Last night, the Michigan Department of Environment, Great Lakes, and Energy (EGLE) had a public hearing for the permitting of Phase V - the last phase that will put the new spillways in for Edenville Dam. While we are managing through this season’s weather, all dams are now under construction and contracted and all bids are in. Preparations are underway to ramp up for a full construction summer season on all four dams.
This is a complex project, and given the increased cost of the projects, we have received many questions and are answering them all. Answers to many of these questions can be found in the FAQ section of our website and we encourage you to review the site. Some of the top questions this week are listed below, and this will be a feature of the news flash going forward.
The approval of a Capital Assessment is one of the last steps to ensure the lakes will all be restored. We continue to work on lowering this burden by focusing on cost reductions and advocating for grants and programs for people in need. This is “Plan A” to restore the Four Lakes - there is no “Plan B.”
Financing is a big conversation as well as a personal decision for property owners, and we want to make sure you have as much information as possible. Please email email@example.com if you can't find what you need on the SAD page of the website.
Four Lakes Task Force
Assessment Amounts Will Be Updated Early Next Week
The FLTF team is working hard to update parcel benefit factors based on the conversations and objections received at the public hearing. We hope to have most of these changes made and communicated to property owners by the end of the day on Monday the 29th. We will send a news flash on Monday when the map is ready to be reviewed.
Frequently Asked Questions
Why is the lake level special assessment based on parcel benefits rather than property value?
In Michigan, lake level special assessments must be based on benefits derived. In addition, the levying and collection of special assessments under Part 307 must conform as nearly as possible to the Michigan Drain Code. What this means is that lake level special assessments are similar to drain assessments, and are based on the benefit to the property, not the owner, and not the taxable value of a home on the property. As in the case of a drain project, FLTF is required to calculate the cost of the lake level project and then assign a percent of that cost to the properties benefiting from the project.
When people search the internet about Michigan special assessments they may see rules about other types of assessments that may utilize market value tests. The methodology for lake level special assessments apportions the cost of the project according to the benefit derived.
How come my annual Capital Assessment payment estimate multiplied by 40 doesn't equal the total Capital Assessment principal?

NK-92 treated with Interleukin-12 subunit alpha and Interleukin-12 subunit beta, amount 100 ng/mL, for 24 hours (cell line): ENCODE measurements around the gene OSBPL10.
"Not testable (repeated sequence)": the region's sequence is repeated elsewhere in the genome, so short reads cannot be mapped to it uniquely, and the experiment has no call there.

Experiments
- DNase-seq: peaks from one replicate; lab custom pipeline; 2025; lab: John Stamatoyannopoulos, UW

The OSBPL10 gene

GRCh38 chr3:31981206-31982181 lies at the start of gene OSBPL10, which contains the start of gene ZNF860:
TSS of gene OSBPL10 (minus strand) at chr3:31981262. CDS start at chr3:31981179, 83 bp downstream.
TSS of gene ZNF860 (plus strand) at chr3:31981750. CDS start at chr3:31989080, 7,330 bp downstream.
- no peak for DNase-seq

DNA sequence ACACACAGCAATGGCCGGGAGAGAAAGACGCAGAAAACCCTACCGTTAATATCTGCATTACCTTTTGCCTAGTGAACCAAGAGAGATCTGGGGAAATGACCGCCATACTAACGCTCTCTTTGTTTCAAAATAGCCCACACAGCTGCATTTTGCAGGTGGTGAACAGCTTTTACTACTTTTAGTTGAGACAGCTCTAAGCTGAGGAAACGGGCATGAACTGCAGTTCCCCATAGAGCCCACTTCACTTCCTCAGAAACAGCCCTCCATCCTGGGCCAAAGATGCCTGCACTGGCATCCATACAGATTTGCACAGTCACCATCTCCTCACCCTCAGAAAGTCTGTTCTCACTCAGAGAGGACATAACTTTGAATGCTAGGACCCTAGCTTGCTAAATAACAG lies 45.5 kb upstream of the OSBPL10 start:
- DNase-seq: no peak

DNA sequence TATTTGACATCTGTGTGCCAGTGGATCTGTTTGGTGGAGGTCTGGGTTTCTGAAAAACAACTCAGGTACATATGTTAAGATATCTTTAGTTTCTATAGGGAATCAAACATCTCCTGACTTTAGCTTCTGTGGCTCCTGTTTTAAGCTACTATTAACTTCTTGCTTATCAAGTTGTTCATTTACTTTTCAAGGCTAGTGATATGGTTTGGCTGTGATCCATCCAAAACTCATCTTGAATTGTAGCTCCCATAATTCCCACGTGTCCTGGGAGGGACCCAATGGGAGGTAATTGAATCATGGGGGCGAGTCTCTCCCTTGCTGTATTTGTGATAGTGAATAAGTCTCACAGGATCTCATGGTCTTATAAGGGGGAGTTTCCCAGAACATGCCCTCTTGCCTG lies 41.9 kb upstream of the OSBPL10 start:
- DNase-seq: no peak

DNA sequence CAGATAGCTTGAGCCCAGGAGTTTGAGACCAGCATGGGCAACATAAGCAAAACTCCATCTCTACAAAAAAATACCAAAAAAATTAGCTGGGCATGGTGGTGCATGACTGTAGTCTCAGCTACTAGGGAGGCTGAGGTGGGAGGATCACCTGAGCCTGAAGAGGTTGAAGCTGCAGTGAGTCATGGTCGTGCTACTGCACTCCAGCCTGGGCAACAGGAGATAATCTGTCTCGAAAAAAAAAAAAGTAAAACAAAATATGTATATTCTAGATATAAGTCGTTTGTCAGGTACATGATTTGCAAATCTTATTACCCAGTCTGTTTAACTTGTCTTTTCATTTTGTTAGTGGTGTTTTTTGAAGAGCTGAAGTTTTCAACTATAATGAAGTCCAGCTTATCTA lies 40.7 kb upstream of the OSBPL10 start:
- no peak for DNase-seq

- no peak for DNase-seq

Financing has principal and interest components. The principal is what is owed before interest is added to the total Capital Assessment. The average annual payment, which includes interest, is what you will pay over the 40 years of the assessment. Multiplying the total annual payment by 40 equals the total amount you will pay including interest. Similar to a mortgage paid over 30 years, the total of payments is greater than the amount of money borrowed due to interest charged by the lender.
What will the commissioners vote on at the February 6th joint meeting of the Midland and Gladwin County Boards of Commissioners?
The following resolutions are being brought forward for approval:
Computation of cost for the 2025-2029 Operations & Maintenance (O&M) Assessment and the computation of cost for the revised restoration construction project costs
Assessment roll for the 2025-2029 O&M Assessment
Assessment roll for the revised Capital Assessment
Resolution approving the Plan of Financing for the Lake Restoration Project and full faith and credit pledge.
These resolutions are required to complete financing and are based on the counties’ decision to restore and replace the dams and lake levels and existing court orders and regulators’ positions on the following facts:
The restoration of the dams must be completed to return the Four Lakes to legal compliance with the normal (legal) lake levels.
The counties’ own the dams and lakes, and they are under the State’s regulatory environmental and safety oversight.
The joint county agreements that exist between Gladwin and Midland counties and FLTF are related to the Four Lakes Restoration Project.
On Tuesday, February 6th, the Gladwin and Midland county boards of commissioners will meet at Dow Diamond for a joint session to review and vote on the computation of costs and special assessment rolls for the FL SAD.
The public is welcome to attend the meeting. Please note that this is a change in venue from what was originally planned. This meeting will take place at 4:00 pm at Dow Diamond in downtown Midland.